The Ferrari in the Bedroom (Jean Shepherd 1921-1999) - Doubleday - 1972 - 270 pages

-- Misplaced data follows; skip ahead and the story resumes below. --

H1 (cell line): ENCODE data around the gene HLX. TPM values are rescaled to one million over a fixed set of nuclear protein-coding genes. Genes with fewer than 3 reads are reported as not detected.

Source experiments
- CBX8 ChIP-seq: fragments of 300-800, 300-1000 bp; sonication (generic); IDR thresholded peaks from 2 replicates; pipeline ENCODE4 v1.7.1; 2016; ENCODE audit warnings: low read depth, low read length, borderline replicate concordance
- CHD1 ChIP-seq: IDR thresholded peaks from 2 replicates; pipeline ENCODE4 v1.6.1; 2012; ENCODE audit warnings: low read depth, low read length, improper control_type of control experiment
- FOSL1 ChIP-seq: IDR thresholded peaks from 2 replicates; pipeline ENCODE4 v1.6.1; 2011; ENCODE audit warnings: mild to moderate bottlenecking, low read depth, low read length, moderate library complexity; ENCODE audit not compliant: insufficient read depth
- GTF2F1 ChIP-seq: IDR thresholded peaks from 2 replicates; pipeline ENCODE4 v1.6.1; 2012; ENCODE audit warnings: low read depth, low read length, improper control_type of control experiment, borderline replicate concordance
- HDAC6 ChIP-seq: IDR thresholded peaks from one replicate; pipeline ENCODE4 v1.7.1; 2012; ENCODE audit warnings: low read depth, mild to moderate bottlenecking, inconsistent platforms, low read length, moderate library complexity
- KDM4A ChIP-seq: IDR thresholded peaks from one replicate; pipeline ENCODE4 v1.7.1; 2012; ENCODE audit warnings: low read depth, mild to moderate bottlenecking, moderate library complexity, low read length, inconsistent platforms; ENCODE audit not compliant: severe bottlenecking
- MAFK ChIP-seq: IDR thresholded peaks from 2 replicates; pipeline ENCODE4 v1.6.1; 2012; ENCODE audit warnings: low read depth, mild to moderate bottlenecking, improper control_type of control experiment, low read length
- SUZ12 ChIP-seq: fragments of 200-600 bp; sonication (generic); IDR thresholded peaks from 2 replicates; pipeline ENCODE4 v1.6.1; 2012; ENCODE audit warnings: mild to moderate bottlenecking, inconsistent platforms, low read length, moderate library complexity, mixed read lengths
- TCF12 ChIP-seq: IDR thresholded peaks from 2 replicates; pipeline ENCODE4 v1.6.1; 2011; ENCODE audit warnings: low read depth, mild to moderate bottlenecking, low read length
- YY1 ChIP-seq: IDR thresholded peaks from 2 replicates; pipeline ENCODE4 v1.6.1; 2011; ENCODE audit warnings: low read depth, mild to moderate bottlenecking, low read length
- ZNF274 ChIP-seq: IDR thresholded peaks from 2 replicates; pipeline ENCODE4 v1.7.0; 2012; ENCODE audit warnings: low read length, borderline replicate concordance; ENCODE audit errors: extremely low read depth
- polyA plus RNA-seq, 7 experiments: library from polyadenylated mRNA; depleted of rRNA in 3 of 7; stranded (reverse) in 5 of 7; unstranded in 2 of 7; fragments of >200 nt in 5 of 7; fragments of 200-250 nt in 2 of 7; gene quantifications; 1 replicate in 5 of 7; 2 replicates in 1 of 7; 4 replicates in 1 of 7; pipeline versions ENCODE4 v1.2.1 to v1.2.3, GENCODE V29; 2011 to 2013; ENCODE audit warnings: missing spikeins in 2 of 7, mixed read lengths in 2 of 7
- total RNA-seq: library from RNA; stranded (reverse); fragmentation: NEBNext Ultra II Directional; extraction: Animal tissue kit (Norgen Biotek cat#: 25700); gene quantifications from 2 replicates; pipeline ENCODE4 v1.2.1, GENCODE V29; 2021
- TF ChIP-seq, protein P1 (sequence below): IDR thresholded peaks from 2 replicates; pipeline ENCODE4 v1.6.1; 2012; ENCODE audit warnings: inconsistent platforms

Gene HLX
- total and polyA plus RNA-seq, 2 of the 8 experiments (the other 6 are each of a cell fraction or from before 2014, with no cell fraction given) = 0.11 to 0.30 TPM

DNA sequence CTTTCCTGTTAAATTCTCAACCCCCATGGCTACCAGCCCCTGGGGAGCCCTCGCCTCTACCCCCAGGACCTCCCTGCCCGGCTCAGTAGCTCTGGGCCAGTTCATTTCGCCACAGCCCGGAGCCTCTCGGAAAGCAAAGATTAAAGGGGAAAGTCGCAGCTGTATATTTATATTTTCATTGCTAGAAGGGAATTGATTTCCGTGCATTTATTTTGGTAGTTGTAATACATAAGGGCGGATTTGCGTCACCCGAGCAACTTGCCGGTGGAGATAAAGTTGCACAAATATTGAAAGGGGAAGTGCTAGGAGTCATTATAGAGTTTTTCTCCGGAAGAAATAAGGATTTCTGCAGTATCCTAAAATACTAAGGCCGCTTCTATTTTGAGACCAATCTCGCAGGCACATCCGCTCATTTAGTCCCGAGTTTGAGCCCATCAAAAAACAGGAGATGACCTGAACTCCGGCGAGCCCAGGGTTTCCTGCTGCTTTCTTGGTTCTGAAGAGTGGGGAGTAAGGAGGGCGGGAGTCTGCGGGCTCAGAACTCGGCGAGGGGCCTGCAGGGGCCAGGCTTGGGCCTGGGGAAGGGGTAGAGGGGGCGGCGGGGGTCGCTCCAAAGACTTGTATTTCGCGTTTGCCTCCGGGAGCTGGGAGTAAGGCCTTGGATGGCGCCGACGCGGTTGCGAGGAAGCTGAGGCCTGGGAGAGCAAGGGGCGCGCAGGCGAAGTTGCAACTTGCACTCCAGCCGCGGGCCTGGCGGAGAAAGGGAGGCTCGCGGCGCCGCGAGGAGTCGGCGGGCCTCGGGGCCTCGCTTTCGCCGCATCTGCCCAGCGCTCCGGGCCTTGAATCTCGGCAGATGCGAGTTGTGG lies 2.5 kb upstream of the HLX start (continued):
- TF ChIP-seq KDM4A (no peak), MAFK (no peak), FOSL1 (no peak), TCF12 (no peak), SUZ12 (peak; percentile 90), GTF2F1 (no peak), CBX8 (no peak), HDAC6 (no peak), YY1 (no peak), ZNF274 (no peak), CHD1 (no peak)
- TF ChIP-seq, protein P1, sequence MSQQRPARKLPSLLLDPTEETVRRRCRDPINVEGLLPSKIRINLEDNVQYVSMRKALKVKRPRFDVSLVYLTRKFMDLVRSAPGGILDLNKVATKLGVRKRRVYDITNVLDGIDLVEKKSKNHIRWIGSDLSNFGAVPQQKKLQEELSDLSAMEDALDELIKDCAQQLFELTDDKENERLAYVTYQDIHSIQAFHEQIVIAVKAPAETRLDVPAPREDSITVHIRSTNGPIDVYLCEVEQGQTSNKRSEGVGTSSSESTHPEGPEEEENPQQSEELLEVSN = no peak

I first met Shepherd in the pages of Playboy when I was in college (1964-1969).  His nostalgic, semi-autobiographic stories ("Leopold Doppler and the Orpheum Gravy Boat Riot," "Ollie Hopnoodle's Haven of Bliss," "Wandy Hickey's Night of Golden Memories," etc.) about his Midwest childhood in the 1930s were quite clever and entertaining.  I later learned that these magazine articles were mostly retellings of his radio monologues.  Eventually, many of the stories were repurposed into a movie screenplay (A Christmas Story) in 1983 that has become his most popular and lasting legacy.  However, it seems that Shepherd's career waned after the success of his screenplay and narration of the 1983 movie.  "The Ferrari in the Bedroom" is a collection of 21 magazine articles of which only four (three in Car & Driver and one in National Lampoon) were printed in national publications.  The other 17 were apparently rejected and for good reason.  The 1972 book seems to be an attempt to cash his Playboy chips with fans of previous articles.  The book is primarily a disappointment in that regard.  The most interesting story ("An Independent Survey Today Announced ...") to me has the author predicting the advent of "driverless autos" in 1972.  But, he thought it was just a joke.  The major impression I received from Shepherd's rejected articles is that he was a dedicated right-winger by the time he reached his 50s with an obvious disdain for liberal or progressive individuals or ideas.  His bitterness for the actions of younger generations is loud and clear in this volume.  Although Shepherd was unable to match the success of A Christmas Story in his later years, his contributions to classic humor are significant.  My recommendation is that you watch the movie again and skip this book.  [JAM 5/15/2018]